Graham Bassett gbas at
Fri Oct 25 23:48:03 UTC 2002

Some thoughts on onwership relationships and remedies from OZ -

This relationship of ownership could be one that arises in equity as well as
copyright - the "custodians" (or at least the project coordinator)  have a
fiduciary obligation to others in the group  - upon breach of the GPL where
a person makes a derivative work and benefits form it commercially without
returning the source code to the community one could argue that equity
arises because breach of the contract has resulted in little economic loss -
specific performance would be a better solution where the breaching entity
is forced to reveal source code and return it to the community.  Equity
developed specific performance as "a remedy to compel the execution in
specie of a contract which requires some definite thing to be done before
the transaction is complete and the parties' rights are settled and defined
in the manner intended." (J C Williamson Ltd v Lukey and Mulholland (1931)
45 CLR 282 at 297).

A further remedy could then be to enforce an account for profits by the
breaching party under copyright law. (Copyright Act Cth 1968 S115 (2)
Subject to this Act, the relief that a court may grant in an action for an
infringement of copyright includes an injunction (subject to such terms, if
any, as the court thinks fit) and either damages or an account of profits.)
It is not difficult to imagine a scenario arising where a commercial
developer may be tempted to incorporate large sections of open source free
code into their code and sell the resultant product while not releasing the
modified code to the copyleft community, contrary to GPL.   In such a
scenario an account for profits is the best remedy for a group with limited
resources - the plaintiff is not required to have suffered a loss and, if
successful, can reap large rewards from an action against a defendant with
deep pockets. (Peter Hastie, "Restitution and Remedy in Intellectual
Property Law," (1996) 14 Aust Bar Review No 1)   But this statutory remedy
misses the whole point of the fee software movement.  It is not motivated by
money but by innovation and consequent access to the source code.  In the
free community, 'consideration' is the effort and time put into development
of the program and any egoboo that results from its acceptance in the
community.  A breach is not an act that causes detriment 'in personam' - the
commercial developer has acted against the values of a community.

There is authority to show that, at least by analogy, equity could allow
such specific performance.  Multiple developers could be joined in an action
or the open community or communities who have overseen the development could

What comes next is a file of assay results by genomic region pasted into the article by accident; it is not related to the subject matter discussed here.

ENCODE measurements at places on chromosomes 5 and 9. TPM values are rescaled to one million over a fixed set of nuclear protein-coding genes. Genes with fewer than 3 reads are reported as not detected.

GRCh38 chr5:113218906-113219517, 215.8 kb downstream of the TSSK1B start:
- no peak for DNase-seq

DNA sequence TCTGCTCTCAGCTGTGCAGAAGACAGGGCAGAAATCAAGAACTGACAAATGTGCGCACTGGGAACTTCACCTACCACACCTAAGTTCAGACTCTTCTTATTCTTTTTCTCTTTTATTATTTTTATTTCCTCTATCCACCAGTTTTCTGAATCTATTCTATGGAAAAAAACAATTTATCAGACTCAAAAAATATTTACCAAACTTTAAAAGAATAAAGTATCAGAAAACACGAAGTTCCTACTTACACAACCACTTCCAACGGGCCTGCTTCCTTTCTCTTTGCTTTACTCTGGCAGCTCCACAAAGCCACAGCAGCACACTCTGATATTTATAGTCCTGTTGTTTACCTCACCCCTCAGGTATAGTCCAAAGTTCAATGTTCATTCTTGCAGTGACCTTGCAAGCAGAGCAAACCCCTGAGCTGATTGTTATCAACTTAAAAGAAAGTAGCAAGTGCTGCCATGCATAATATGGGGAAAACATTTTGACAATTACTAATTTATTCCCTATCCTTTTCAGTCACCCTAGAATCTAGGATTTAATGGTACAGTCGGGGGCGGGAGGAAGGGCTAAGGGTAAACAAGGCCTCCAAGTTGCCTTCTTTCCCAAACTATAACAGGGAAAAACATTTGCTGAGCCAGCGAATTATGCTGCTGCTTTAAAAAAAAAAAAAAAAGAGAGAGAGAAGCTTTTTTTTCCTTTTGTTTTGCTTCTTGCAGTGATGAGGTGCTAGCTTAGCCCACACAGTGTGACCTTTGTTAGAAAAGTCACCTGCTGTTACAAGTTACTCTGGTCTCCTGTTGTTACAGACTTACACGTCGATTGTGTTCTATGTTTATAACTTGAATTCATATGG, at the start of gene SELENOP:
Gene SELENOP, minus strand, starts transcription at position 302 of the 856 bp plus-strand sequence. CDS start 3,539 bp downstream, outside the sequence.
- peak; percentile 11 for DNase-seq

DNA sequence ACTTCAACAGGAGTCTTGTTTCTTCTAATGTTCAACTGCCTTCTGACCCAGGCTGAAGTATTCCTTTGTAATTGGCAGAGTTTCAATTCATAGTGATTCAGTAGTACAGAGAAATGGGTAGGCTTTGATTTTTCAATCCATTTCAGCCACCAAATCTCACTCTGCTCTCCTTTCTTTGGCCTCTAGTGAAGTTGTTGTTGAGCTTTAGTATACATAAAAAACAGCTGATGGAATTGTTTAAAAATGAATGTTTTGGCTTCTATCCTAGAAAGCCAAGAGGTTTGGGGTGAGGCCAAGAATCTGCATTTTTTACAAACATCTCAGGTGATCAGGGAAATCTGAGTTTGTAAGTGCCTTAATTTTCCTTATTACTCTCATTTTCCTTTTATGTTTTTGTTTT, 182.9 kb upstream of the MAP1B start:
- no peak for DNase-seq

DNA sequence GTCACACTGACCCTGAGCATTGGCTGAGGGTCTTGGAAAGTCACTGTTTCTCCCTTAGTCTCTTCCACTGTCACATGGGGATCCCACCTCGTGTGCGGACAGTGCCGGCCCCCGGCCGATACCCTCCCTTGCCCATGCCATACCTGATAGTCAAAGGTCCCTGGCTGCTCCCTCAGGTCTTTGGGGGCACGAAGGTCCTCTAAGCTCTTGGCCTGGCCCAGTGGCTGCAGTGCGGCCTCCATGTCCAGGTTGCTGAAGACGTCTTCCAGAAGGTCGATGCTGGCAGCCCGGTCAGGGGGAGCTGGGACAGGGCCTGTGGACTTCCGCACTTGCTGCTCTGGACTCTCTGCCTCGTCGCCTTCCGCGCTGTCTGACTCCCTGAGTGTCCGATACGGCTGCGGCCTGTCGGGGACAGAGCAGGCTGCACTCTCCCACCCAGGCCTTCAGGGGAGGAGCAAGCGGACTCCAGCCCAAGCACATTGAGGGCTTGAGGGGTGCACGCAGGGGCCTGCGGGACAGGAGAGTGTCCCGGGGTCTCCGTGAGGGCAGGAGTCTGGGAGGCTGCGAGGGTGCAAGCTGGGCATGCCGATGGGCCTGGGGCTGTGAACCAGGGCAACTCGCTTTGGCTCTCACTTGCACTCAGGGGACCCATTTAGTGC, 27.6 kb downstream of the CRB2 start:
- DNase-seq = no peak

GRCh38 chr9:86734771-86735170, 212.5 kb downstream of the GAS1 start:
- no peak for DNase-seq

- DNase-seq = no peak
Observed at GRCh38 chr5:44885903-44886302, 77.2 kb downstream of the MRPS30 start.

effectively represent the interests of such distributed developers.
Critically, the organiser of such a community may be seen to have a
fiduciary duty to their members as Bulun Bulun was seen to have to his tribe
when he coded the dreams of the Ganalbingu people in an artistic fashion.
(John Bulun Bulun v R & T Textiles Pty Ltd  [1998] 1082 FCA per Doussa J
[] 23/08/01):

"The conclusion that in all the circumstances Bulun Bulun owes fiduciary
obligations to the Ganalbingu people does not treat the law and custom of
the Ganalbingu people as part of the Australian legal system. Rather, it
treats the law and custom of the Ganalbingu people as part of the factual
matrix which characterises the relationship as one of mutual trust and
confidence. It is that relationship which the Australian legal system
recognises as giving rise to the fiduciary relationship, and to the
obligations which arise out of it."

Aren't code writers the interpreters of our dreams in the digital world?
The leader of the community could be the equitable owner of the copyright
in the code made by the collective.  The organiser's fiduciary role would
then be to seek specific performance of any breach for, and on behalf of,
the community who have given him or her their trust and confidence as part
of the factual matrix in the development of the code.

Graham Bassett


Converging law, information technology and education to foster an autonomous

Graham Bassett BA, DipEd, MInfoTech, LLB (Hons)
PO Box 1565
Byron Bay NSW 2481
Tel. 0414986158
bassett at

----- Original Message -----
From: "Richard Stallman" <rms at>
To: <jcowan at>
Cc: <kenbrown at>; <jcowan at>; <sujita at>;
<license-discuss at>
Sent: Friday, October 25, 2002 8:02 PM
Subject: Re: Copyright

>     It's called the GPL because it assigns certain rights to everyone, not
>     it makes everyone (or some abstract entity called "the general
>     the owner.
> Legally, a GPL-covered work is copyrighted and has certain copyright
> holders.  For certain purposes, it makes a difference who they are.
> For instance, they alone have legal standing to enforce the GPL (in US
> law, at least).  Since copyright holders are also called "owers",
> these persons are legally the owners of the work.
> However, in the GNU Project we see ourselves ethically not as owners
> of something we can use at our pleasure, but as custodians of the work
> on behalf of the public.  In spirit, the public should be the owner,
> but since copyright law doesn't work that way, the public is not
> legally the owner.
> Credit is a different matter--we're all in favor of giving credit
> to people who advance knowledge.
> --
> license-discuss archive is at

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